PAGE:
Muppets Most Wanted (2014)
2 Frogs 1 Pig Epic Mayhem
Muppets go way back with plenty of the young adult to semi-adult audience, and at the very least are a generally recognizable by name. I'm sure some younger audience members may have been introduced by their parents, possibly their friends, and I'm not even going to wager on the actual audience distribution as far as gender and age as a whole. That being said, it's obviously going to be a family-friendly movie - as I don't think a Muppet movie has ever not been - with at least one number of song and dance in it. Normally these aren't my things, but every now and then I like to diversify my viewing experience, but the real question is whether or not this was something that makes me want to add it to the wanted list, or send it to a Siberian prison and hope I never see it again.
Fresh off the heels of the first Muppet movie (or rather, the most recent previous to this), the Muppets notice a rolling camera that could only mean one thing: a sequel! They are very vocal about this, putting on an entire song and dance number pre-title screen to elaborate on it and a few sequel facts - such as how they are rarely as good as the first, the fact it's technically something akin to number 7 - and overall ends up being pretty tongue in cheek. Within the tune they pitch the idea of "how can we make this better," where a man named Badguy comes in and pitches a world-wide tour. From there, we are introduced to the anti-Kermit, a frog muppet that looks identical to Kermit with the exception of a single mole on his right cheek, named Constantine as he escapes from the Gulag prison in Siberia. Judging from the phone call on screen, we are than shown that Badguy is in fact a bad guy and in cahoots with Constantine.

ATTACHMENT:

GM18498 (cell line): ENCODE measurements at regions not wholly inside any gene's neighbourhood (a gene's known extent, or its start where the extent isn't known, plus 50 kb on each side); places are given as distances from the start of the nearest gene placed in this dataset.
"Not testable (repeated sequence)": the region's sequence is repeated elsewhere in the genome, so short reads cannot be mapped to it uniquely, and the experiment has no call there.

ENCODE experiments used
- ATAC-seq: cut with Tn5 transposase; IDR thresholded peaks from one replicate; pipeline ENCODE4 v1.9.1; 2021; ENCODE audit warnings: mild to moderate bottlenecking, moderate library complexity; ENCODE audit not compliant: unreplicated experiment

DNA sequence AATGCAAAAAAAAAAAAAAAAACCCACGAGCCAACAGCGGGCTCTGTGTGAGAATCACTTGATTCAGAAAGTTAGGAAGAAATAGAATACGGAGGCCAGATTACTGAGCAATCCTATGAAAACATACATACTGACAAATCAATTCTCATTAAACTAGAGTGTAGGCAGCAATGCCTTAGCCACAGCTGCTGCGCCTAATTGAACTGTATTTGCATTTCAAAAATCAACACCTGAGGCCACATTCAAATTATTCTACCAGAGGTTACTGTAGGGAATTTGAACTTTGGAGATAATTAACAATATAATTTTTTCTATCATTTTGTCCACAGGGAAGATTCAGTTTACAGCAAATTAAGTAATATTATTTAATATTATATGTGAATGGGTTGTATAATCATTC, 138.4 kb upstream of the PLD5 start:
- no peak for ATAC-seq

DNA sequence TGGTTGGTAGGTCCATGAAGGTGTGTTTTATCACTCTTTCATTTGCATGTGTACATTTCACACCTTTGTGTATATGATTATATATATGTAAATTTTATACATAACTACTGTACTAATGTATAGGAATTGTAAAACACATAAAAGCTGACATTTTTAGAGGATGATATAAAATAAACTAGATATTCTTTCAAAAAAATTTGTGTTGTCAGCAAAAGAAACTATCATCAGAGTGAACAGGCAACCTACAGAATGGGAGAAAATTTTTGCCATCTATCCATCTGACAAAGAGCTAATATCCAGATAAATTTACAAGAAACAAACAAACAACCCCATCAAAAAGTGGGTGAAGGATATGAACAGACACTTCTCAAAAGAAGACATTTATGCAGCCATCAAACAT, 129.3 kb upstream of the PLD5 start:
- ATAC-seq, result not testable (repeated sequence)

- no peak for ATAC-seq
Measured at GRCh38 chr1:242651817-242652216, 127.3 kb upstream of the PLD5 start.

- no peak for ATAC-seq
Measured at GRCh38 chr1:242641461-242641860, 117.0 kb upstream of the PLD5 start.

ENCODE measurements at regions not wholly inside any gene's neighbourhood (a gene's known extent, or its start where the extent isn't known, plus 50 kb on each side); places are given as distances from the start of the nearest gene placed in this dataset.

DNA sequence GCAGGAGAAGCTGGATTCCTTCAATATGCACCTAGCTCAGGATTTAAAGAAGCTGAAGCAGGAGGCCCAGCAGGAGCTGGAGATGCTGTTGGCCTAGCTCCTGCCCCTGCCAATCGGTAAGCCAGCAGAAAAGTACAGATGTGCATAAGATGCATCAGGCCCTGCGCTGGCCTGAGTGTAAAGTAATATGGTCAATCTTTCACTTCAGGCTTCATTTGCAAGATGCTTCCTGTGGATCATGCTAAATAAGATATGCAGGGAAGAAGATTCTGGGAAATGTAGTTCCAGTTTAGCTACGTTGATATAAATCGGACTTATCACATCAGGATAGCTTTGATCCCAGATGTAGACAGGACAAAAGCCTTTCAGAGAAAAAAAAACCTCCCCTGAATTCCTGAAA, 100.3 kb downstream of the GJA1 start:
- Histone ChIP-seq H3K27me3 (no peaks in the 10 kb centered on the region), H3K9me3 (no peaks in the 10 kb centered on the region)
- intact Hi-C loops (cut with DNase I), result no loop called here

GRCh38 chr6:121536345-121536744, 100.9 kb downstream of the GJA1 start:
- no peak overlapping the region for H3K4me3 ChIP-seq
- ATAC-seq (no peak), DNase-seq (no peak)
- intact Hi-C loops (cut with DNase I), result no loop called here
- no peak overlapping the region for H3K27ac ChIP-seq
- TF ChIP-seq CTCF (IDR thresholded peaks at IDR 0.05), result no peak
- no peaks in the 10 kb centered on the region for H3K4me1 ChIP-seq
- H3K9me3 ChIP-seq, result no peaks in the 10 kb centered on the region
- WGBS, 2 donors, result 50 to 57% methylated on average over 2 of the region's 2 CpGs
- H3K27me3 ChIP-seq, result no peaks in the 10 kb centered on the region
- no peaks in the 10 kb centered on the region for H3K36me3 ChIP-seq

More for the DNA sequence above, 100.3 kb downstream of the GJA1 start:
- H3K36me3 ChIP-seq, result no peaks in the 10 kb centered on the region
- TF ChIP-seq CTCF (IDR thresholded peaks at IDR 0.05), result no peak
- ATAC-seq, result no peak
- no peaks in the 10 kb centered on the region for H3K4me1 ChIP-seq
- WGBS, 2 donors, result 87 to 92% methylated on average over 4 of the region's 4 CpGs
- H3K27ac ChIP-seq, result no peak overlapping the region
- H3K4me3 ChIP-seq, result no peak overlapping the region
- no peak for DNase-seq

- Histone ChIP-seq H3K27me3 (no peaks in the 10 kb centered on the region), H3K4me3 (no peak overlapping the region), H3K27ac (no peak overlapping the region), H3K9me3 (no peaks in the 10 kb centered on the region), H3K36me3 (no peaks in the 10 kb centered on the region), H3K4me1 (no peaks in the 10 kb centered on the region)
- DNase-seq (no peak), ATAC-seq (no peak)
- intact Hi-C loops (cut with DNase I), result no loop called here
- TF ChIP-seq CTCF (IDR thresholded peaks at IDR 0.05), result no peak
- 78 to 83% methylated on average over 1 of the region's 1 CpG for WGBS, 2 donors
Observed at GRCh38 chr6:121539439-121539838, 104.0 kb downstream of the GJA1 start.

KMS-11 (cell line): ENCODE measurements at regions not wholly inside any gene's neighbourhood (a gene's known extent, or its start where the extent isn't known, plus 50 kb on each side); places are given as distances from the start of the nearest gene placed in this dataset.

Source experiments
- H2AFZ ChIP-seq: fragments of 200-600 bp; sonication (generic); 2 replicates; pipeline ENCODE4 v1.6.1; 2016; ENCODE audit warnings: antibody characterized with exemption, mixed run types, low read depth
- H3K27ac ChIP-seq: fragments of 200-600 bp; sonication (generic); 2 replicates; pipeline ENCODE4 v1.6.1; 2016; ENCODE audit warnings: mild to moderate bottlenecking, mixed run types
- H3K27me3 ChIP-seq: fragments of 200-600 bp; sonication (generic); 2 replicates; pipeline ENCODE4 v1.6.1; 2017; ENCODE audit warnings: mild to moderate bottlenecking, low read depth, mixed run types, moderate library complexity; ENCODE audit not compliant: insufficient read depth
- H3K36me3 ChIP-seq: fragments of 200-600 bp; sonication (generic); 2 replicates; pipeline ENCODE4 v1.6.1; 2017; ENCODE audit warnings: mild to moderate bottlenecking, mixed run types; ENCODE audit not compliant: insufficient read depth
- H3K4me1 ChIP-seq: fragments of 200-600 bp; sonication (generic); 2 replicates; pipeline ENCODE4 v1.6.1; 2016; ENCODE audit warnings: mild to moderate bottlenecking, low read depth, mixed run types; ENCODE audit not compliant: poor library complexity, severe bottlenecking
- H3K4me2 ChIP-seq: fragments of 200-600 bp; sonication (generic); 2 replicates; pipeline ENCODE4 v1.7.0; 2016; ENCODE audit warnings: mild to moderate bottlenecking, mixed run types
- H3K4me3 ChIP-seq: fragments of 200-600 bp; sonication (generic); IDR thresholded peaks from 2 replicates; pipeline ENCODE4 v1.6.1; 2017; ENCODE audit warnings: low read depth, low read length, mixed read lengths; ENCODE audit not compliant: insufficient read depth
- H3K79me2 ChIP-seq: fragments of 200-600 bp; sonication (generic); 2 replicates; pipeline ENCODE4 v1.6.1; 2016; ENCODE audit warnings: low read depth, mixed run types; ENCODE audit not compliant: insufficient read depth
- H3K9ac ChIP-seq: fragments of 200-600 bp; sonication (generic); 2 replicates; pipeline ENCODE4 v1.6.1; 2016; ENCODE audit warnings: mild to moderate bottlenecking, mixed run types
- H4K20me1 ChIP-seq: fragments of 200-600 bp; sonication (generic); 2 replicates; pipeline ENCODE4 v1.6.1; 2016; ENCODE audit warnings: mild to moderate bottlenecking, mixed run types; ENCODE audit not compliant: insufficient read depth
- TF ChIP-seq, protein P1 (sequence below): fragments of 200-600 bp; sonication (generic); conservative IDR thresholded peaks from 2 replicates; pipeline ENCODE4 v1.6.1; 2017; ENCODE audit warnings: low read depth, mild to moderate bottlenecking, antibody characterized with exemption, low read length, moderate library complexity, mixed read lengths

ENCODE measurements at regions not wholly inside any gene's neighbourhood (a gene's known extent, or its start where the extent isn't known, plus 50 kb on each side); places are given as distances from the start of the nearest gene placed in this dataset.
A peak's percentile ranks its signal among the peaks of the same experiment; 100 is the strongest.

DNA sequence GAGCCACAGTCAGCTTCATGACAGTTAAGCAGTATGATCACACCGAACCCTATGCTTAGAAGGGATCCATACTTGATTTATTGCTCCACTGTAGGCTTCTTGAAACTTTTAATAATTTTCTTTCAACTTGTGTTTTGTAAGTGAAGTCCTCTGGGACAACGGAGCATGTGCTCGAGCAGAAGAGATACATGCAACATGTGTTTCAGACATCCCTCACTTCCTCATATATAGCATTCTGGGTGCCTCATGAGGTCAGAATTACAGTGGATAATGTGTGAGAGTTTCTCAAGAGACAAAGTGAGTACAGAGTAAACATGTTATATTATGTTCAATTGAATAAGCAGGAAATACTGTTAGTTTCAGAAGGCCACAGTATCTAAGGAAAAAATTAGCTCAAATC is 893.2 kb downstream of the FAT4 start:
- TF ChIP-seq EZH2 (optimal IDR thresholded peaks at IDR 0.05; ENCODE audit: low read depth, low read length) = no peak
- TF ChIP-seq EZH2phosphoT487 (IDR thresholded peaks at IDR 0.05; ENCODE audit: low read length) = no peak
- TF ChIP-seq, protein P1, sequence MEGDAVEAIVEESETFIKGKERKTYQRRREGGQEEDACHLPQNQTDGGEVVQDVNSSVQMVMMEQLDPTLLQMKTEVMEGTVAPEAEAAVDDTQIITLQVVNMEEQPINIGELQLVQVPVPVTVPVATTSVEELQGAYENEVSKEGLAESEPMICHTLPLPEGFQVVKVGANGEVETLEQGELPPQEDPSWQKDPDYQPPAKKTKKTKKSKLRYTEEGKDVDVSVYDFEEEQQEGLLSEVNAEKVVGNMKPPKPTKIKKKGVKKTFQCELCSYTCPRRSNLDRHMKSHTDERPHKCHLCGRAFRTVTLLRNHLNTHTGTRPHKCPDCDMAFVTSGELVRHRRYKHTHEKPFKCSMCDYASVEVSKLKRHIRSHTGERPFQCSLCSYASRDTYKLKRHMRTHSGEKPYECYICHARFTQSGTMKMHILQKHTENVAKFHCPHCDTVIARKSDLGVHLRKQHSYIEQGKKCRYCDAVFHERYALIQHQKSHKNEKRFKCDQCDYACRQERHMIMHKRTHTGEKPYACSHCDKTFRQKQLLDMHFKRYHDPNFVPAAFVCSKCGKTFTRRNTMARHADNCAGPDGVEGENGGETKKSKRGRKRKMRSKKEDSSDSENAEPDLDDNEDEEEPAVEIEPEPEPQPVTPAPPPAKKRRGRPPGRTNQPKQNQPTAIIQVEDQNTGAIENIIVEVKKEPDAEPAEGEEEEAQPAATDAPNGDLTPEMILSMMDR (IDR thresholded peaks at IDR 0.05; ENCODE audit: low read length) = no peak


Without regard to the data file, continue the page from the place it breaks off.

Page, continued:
What's their plot? To steal the crown jewels, obviously. In order to do this, they first need to find items hidden by an old thief who almost succeeded in stealing said jewels, which is going to require a bit of a treasure hunt and a really good cover. Who better to use as a cover than the Muppets as they go on tour, with Constantine taking over the role of Kermit. How to do this? By slapping a fake glued-on mole to Kermits face to make the locals and police think he is Constantine, and painting over his own mole with green paint. With the simple excuse that he's got a cold to shrug off his sudden change in talking mannerisms, their evil plot seems like it may just work.
Meanwhile, Kermit is trying his best to get out of the Gulag, which is met with failure on every front. The gang - unaware that Kermit is even gone - isn't mounting a rescue option, and Kermit finally starts to lull into the fact that he's going to be there for a long time. Making the most of it, he starts turning the prison crew into a musical and dance machine, getting them ready for the annual Gulag review. Back in the free world, the Muppets all are getting rave reviews no matter what they do, and nearby locations are getting robbed of rare treasures. It's not until later that any of the muppets (outside of Animal) catch on to something being amiss, and then it's up to the three of them to go rescue the real Kermit and save the day. The stakes are risen one final time with Constantine decides to marry Miss Piggy as a ploy to get into London tower and steal the jewels, and then blow them all up as his escape plan! Can Kermit be broken out of the Gulag to save the day?